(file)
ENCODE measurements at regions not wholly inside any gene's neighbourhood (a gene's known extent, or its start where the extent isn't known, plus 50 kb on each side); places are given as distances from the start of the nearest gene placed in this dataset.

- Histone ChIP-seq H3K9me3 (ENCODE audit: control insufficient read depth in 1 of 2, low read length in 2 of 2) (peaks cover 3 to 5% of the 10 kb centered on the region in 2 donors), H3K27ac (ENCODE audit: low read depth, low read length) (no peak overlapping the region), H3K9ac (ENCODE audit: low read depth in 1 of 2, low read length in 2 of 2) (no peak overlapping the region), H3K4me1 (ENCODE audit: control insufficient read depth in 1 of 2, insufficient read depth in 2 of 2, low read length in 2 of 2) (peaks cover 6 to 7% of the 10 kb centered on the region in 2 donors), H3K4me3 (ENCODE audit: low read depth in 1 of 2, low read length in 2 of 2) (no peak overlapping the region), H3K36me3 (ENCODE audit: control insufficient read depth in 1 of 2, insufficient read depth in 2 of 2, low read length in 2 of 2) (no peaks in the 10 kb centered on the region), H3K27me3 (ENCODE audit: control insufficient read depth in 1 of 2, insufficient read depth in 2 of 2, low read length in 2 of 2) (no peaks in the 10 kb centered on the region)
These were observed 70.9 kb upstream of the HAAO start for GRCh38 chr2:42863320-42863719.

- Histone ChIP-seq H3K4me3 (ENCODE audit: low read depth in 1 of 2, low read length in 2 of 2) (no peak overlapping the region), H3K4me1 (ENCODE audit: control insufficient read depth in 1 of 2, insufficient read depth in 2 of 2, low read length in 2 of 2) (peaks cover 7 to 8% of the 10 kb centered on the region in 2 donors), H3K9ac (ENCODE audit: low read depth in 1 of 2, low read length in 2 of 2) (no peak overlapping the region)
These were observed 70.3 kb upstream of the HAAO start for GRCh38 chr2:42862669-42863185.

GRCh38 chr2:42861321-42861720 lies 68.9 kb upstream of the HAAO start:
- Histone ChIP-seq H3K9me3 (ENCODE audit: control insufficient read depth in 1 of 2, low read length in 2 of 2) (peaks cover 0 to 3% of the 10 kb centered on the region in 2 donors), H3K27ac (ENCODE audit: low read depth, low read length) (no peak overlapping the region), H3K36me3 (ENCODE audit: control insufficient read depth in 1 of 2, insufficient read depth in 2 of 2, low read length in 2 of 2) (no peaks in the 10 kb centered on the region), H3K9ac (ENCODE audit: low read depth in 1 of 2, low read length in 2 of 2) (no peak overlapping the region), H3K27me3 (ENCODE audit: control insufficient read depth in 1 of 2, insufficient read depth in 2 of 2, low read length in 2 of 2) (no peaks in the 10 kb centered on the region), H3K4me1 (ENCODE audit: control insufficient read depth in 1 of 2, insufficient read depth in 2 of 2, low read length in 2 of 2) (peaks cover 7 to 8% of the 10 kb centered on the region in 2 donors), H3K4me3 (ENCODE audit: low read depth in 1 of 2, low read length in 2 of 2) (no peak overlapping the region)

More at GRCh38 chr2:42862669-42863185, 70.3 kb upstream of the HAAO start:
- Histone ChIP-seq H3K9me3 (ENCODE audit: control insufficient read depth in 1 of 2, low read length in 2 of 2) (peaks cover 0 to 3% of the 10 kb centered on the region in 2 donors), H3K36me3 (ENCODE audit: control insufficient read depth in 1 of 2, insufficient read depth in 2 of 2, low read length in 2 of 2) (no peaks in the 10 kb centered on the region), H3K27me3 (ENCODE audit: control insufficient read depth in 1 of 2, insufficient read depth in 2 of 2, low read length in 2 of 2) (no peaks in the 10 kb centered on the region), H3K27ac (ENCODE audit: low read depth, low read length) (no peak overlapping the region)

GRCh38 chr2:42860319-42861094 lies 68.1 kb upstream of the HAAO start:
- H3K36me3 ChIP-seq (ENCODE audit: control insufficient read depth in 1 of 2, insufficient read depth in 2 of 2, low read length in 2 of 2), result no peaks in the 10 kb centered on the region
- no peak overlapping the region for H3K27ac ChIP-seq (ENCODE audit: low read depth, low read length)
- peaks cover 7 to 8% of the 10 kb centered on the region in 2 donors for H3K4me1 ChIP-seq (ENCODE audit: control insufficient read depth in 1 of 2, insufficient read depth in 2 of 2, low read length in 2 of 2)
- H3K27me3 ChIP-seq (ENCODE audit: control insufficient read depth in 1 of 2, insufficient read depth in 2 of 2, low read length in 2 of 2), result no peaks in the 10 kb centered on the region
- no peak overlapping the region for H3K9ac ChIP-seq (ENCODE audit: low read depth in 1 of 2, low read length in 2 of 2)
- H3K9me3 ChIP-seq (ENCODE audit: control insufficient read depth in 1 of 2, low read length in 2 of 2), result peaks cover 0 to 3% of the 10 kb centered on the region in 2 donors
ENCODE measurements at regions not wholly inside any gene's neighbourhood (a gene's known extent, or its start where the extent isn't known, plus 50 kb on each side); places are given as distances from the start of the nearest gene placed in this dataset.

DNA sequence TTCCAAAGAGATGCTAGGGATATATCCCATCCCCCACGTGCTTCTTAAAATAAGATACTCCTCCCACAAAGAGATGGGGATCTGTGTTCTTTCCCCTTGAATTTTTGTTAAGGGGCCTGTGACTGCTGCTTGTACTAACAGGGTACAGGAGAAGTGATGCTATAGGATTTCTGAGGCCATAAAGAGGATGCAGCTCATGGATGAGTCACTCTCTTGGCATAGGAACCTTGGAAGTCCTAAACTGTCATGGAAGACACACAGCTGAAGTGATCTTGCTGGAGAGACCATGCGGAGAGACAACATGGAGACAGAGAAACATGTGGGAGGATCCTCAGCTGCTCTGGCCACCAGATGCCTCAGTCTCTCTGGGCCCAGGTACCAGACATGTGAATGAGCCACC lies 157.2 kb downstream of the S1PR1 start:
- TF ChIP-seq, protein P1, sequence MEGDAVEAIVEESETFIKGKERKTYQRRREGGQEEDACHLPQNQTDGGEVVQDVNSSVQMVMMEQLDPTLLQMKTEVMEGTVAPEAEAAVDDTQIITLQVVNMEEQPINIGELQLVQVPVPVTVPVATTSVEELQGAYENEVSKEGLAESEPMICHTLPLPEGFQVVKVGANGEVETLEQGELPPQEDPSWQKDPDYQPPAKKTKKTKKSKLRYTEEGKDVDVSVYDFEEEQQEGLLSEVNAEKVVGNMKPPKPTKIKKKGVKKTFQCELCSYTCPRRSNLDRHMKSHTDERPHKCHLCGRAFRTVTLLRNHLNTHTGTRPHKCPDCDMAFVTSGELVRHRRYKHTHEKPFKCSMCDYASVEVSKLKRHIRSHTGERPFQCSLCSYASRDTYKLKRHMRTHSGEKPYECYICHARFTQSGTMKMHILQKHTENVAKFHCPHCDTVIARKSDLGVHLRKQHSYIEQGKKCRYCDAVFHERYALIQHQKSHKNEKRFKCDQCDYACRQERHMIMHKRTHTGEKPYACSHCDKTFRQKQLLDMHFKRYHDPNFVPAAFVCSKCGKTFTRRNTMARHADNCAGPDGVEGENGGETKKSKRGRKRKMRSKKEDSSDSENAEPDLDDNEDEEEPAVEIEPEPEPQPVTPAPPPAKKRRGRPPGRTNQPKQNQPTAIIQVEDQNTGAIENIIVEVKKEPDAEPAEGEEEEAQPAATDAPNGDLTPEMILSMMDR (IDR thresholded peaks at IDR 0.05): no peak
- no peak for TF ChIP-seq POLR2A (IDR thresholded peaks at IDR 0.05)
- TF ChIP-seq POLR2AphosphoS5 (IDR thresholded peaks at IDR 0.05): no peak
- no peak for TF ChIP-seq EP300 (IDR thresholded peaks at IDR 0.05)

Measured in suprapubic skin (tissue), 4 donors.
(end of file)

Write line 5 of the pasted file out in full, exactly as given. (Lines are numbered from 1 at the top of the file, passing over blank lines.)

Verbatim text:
These were observed 70.3 kb upstream of the HAAO start for GRCh38 chr2:42862669-42863185.